The Crown received $1.8b for a 49% stake, which is now worth more than $3.2b

Meridian Energy shareholders are about to be asked to pay the outstanding 50c a share they still owe the Government. When Meridian floated on the sharemarket in late 2013, investors made an initial payment of $1, with the remaining 50c due in 18 months.

That year and a half has flown by and on reflection, this instalment receipt structure has worked brilliantly for investors. They have been able to collect the full dividend payment while having put up only two-thirds of the capital, which has supercharged the dividend yield investors have been receiving.

Even after the additional 50c is accounted for, Meridian will still be offering about a 7 per cent gross dividend yield, so it won't necessarily go out of fashion with investors after this payment is made in May.

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Since listing at $1, Meridian shares have more than doubled, providing investors with a return of more than 100 per cent in less than 18 months. If dividends are included, this return jumps to 125 per cent over the period.

Utility companies such as Meridian are supposed to be predictable companies that offer steady (yet modest) returns. They aren't supposed to double in price within barely a year the way a high-growth technology share might.

Part of this can be explained by a fall in interest rates over the period, which has made high-yielding shares more attractive and seen investor demand push up share prices.

But with the benefit of hindsight, another key reason for such a strong performance is that they were probably sold a little too cheaply in the first place.

In my opinion, the blame for that rests firmly with the Opposition political parties of the time, Labour and the Greens.

The "NZ Power" reform policy they championed through 2013 and early last year was heavy on emotive rhetoric, and short on detail. Whenever the proponents were quizzed about how it would work or be implemented, there didn't appear to be many clear answers.

Labour and the Greens seemed to give up on this policy after the last electricity IPO was completed, and it didn't get nearly as much airtime after that. That adds weight to the view that it was dreamed up only to derail the IPO process.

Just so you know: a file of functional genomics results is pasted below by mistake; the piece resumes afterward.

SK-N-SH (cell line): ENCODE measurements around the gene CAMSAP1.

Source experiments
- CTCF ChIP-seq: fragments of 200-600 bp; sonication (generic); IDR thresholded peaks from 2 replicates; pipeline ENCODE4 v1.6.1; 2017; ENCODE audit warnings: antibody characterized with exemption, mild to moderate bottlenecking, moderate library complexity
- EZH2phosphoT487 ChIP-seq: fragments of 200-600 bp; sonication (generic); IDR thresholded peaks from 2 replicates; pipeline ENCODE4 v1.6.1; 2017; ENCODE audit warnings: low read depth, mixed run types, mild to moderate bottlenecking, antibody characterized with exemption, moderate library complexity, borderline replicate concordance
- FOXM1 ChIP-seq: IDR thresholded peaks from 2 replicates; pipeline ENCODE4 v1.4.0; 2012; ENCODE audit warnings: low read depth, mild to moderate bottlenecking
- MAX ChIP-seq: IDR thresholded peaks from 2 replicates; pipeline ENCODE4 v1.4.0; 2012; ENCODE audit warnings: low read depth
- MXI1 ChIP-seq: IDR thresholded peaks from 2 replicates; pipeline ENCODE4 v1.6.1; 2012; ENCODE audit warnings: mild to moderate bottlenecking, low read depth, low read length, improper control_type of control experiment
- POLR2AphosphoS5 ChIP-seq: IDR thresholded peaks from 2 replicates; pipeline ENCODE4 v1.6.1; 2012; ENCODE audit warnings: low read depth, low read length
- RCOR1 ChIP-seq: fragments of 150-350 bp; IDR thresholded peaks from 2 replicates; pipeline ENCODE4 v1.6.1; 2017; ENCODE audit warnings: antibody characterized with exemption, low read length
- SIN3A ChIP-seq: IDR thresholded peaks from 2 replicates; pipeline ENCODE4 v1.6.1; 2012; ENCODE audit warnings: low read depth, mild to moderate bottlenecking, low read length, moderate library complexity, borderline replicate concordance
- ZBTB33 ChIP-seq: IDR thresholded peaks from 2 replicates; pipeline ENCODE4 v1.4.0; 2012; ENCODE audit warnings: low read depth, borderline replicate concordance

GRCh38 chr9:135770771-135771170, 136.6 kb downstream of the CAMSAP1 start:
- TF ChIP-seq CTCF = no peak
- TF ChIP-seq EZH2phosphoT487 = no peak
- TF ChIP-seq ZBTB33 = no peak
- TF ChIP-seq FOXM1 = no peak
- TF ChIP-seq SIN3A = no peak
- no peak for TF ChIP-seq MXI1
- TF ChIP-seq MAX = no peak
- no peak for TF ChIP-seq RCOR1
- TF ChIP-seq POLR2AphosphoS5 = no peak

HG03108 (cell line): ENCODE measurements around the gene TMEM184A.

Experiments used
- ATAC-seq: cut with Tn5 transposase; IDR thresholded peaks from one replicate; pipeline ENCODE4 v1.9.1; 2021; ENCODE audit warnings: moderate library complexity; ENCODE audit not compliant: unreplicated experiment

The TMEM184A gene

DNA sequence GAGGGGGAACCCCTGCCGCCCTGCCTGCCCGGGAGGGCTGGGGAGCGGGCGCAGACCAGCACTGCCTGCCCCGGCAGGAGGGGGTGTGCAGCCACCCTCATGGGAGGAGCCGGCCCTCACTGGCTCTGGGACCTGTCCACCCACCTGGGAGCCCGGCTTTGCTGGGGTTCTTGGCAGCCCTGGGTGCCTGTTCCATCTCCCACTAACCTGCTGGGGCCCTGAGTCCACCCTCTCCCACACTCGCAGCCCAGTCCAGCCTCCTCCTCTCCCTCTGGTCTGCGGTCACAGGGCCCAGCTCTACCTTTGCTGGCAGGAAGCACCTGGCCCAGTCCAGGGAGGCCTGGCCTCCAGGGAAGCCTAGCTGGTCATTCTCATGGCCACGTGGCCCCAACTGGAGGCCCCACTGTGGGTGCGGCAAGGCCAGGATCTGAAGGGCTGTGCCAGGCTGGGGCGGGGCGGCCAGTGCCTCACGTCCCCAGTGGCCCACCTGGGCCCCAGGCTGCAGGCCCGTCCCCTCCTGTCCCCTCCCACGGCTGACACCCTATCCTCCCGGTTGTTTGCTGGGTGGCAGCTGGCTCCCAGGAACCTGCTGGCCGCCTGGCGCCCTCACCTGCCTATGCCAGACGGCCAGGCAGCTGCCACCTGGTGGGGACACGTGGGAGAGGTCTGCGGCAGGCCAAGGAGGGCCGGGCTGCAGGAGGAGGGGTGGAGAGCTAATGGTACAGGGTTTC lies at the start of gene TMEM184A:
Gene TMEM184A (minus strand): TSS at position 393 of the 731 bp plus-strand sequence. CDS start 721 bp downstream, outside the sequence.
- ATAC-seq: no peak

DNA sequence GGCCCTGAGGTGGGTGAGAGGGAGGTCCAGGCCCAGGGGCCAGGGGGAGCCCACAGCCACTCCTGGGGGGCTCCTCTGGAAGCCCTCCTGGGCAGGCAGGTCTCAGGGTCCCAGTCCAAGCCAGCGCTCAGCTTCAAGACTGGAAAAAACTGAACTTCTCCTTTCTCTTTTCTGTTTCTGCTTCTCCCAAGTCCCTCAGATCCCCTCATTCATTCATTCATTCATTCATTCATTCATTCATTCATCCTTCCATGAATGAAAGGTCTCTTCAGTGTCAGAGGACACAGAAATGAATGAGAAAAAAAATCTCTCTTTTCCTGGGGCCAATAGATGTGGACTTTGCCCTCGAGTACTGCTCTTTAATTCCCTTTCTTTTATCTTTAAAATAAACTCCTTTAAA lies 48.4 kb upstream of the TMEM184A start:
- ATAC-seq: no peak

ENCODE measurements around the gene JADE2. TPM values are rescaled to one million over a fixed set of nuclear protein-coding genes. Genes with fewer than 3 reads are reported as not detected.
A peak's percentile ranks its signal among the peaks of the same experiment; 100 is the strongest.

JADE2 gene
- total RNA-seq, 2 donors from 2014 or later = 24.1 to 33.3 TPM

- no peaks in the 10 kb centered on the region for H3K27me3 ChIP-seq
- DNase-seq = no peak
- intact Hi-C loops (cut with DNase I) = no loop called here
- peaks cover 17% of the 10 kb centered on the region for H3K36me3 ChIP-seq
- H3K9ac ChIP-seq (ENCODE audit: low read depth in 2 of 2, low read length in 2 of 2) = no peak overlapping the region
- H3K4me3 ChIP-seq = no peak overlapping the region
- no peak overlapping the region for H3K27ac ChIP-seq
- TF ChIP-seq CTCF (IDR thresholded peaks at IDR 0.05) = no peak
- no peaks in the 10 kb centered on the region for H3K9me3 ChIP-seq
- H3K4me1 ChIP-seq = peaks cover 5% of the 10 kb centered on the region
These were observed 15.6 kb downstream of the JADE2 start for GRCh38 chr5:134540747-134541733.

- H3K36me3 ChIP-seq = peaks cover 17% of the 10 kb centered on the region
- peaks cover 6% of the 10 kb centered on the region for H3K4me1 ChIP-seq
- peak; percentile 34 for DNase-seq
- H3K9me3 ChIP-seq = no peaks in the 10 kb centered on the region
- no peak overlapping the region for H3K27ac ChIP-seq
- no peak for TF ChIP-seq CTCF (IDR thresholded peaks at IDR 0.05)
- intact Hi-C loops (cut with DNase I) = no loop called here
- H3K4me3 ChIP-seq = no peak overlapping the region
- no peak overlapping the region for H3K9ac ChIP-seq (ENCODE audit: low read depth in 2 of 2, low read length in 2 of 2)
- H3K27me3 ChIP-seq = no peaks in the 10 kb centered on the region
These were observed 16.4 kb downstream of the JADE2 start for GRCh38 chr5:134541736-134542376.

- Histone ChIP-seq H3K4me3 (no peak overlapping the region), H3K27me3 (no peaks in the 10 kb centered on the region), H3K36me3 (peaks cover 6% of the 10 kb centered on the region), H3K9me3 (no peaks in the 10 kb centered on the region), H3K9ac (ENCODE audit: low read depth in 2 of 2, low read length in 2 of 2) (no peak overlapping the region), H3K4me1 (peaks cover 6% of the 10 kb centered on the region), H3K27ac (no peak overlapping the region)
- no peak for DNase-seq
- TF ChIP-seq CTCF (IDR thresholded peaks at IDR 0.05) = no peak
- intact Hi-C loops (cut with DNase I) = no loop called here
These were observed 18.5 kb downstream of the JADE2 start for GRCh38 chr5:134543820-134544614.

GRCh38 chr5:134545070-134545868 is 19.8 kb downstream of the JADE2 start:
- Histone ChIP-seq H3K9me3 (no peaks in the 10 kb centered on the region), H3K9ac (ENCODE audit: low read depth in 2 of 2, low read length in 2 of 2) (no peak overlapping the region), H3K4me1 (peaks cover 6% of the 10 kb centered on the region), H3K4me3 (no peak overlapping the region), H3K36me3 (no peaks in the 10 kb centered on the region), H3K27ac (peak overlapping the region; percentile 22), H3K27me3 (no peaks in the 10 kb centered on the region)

In that respect, it failed. All it succeeded in doing was creating political and regulatory uncertainty among investors, and reducing the price the New Zealand taxpayer was paid for the 49 per cent of the assets now owned by private investors and managed funds.

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In hindsight, it seems Labour and the Greens might have almost single-handedly contributed to a significant transfer of wealth from the average New Zealander (as the seller) to a much smaller group of people - those who could afford to buy shares in the IPOs.

The Crown received $1.8 billion (including the 50c a share due shortly) for the 49 per cent of Meridian sold, and that stake is today worth over $3.2 billion. The 49 per cent of Genesis sold down a few months later for $760 million is now worth almost $1.2 billion.

Had it not been for the uncertainty that was created at the time by the Opposition, the IPO sale prices could have been quite a bit higher.

In hindsight, it seems Labour and the Greens might have almost single-handedly contributed to a significant transfer of wealth from the average New Zealander (as the seller) to a much smaller group of people - those who could afford to buy shares in the IPOs.

While those who bought these shares will be celebrating some excellent returns from investments that should have been relatively boring, maybe the rest of the country is due a belated apology from Labour and the Greens for doing them this disservice.

• Mark Lister is head of private wealth research at Craigs Investment Partners. His disclosure statement is available free of charge under his profile on www.craigsip.com. This column is general in nature and should not be regarded as offering specific investment advice.